The History of Florence


Brunelleschi won the competition by being able to stand an egg upright on a sheet of marble

Dante Alighieri traced the origin of Florence to Fiesole, an Etruscan village overlooking the city; however, it was the Romans who in fact founded Florence. Setting a military garrison by the River Arno, they lavished the city with the foretelling title of Florentia, meaning ‘destined to flourish’. And, flourish it did. Reaching its historical apex during the rich period of the Renaissance, this time in history saw the likes of Michelangelo, Leonardo Da Vinci, Giotto and Botticelli create their artistic masterpieces under the sponsorship of the powerful Medici family.

Wealthy families, just like the Medici, showed off their affluence not only by accumulating artistic treasures but also by building medieval towers. At the turn of the 14th Century, the Florentine skyline was dotted with over 150 towers!  If you  visit San Gimignano which is 40 mins outside Florence you would get an idea of what it was like. This architectural development continued until an edict was passed limiting building so as not to overshadow the Duomo and its iconic bell tower.

The Duomo (Florence’s cathedral) is built 4 metres above the ruins of an old Romanesque church, Santa Reparata. The original crypt was only brought to light after the River Arno flooded the whole town destroying millions of pieces of art (all over town you will find plaques showing how high the river went).The impressive cupola  (dome) of the Duomo was designed by Brunelleschi and was built without any scaffolding which, in 1419, is almost inconceivable! Giorgio Vasari, the great Art Historian, wrote that Brunelleschi won the competition by being able to stand an egg upright on a sheet of marble. He even invented and patented a hoist for taking up the 4 million bricks which were then used for making the dome.


The Medici family who lorded over Florence for most of the 15th century were among the wealthiest families in Europe. Pioneers of the modern banking system, the Medici family opened branches in Florence and abroad and, at one point, were even put in charge of all papal finances. An important figure in the Florentine history, Cosimo de Medici oversaw the building of the Vasari Corridor, a significant pathway connecting the Palazzo Vecchio (town hall) with his residency, the Palazzo Pitti.  This sizable corridor trailed all along the Uffizi gallery and above the Ponte Vecchio so that Cosimo and his family could avoid walking the dirty streets of Florence. Home to a collection of self-portraits, this walkway is a beautiful example of the abundant Florentine history. Unfortunately damaged by a bomb in 1993, the Vasari Corridor can now only be viewed at certain times of year.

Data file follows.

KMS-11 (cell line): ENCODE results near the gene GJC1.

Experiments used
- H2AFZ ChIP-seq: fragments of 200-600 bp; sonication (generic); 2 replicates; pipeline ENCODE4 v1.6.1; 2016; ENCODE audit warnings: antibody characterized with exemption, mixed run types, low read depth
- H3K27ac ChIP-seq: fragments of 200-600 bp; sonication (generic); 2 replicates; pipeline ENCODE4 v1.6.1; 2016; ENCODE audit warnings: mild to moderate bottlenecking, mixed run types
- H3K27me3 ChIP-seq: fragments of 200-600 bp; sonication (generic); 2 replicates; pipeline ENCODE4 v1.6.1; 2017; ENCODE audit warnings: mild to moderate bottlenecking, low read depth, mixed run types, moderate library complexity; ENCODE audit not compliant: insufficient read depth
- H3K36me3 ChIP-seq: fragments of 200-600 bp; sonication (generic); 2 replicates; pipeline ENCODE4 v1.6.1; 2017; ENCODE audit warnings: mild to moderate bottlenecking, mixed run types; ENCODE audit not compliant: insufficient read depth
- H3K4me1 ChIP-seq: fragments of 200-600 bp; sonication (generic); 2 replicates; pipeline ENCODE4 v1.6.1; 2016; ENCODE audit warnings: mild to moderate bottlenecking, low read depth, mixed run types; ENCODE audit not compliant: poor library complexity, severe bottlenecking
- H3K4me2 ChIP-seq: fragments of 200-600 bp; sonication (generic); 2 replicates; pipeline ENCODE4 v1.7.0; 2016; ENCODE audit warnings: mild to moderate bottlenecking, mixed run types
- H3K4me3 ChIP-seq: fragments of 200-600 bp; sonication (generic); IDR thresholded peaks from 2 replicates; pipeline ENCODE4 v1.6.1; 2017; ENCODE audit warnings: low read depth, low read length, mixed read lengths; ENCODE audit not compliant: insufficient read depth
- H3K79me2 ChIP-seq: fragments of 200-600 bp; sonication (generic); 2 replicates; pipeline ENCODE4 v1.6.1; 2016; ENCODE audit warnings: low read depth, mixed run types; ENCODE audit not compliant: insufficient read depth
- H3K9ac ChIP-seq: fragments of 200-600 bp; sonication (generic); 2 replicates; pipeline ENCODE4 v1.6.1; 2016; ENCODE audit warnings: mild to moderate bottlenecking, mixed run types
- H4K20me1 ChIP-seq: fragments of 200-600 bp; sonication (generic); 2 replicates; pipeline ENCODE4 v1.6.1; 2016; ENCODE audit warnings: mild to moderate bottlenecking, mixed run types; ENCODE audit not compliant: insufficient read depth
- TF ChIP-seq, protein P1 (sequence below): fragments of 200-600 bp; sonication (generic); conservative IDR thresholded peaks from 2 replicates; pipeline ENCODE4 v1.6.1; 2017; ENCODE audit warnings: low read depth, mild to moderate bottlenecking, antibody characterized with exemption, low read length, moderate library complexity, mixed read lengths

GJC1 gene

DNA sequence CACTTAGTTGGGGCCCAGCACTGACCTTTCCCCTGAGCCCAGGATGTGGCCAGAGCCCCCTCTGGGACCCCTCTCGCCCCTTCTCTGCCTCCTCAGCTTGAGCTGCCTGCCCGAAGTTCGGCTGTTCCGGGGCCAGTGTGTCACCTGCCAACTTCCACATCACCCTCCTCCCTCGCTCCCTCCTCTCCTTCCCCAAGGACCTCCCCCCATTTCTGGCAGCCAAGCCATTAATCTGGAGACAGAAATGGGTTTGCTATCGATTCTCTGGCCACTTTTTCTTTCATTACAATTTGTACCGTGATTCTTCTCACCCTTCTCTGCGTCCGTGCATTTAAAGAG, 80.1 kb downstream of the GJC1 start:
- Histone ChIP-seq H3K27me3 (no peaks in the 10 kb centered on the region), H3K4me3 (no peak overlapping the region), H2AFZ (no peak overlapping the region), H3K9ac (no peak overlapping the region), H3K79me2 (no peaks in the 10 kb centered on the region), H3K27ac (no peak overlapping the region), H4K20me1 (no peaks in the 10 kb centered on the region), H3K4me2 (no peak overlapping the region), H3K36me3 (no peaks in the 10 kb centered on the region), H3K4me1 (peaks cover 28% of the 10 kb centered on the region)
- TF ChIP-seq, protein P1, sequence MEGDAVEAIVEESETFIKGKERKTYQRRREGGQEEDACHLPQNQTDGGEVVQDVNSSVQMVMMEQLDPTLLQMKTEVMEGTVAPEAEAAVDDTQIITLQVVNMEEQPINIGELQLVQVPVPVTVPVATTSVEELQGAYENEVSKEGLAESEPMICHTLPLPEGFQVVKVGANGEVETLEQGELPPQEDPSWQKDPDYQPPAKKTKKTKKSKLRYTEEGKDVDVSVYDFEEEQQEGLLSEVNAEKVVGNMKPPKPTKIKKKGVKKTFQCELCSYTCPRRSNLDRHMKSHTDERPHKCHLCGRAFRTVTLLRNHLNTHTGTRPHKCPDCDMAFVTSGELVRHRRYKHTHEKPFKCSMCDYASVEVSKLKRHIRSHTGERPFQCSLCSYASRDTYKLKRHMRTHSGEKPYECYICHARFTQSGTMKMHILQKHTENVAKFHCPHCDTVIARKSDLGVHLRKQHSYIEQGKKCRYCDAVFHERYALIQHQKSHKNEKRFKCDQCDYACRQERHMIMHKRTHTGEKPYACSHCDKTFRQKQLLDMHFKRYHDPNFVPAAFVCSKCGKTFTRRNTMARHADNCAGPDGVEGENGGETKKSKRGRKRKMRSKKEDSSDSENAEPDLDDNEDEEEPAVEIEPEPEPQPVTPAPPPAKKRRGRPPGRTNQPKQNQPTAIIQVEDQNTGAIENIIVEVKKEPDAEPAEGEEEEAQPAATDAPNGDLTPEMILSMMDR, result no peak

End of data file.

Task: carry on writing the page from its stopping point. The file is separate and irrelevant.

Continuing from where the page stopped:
The church of Orsanmichele, originally a granary, is another of Florence’s significant historical monuments. Marking a convergence between the Florentine civic and religious worlds, the church reflects the tireless work of the Florentine guilds and artisans. Here you can admire the sculptures representing the four seasons, denoting the agricultural cycle around which life was structured during the Renaissance.

The Ponte Vecchio, the city’s oldest bridge, has always had a prevalent place in Florentine history too.  During the Renaissance, the bridge became a hotbed of commercial activity and, for centuries, merchants displayed their wares on tables. During World War Two, the Ponte Vecchio was the only bridge in Florence that was magnanimously spared by the orders of Hitler. Even the infamous dictator could see the artistic value of the Ponte Vecchio. Today its railings are decorated by swathes of padlocks as the bridge has become a symbol of romance, where lovers come to toss their padlock keys into the River Arno to signify their eternal bond.

Bell Tower

Florence and the tuscan countryside, so beautifully portrayed in the film 'A Room With A View', has always been in the hearts of English travellers over the centuries. Not so long ago (from 1865-1870) the town even became the capital of Italy and underwent an urban transformation when the old Jewish quarter was pulled down and the popular Piazza della Repubblica was built.

Florence's numerous museums and art galleries, such as the Uffizi, contain the world’s most important collections of Renaissance art and although Contemporary Florence has lost a great deal of its artistic importance its artisans that make wonderful leather shoes and bags, designed by the likes of Gucci and Ferragamo, have made the town alive to a new renaissance! 

Ponte Vecchio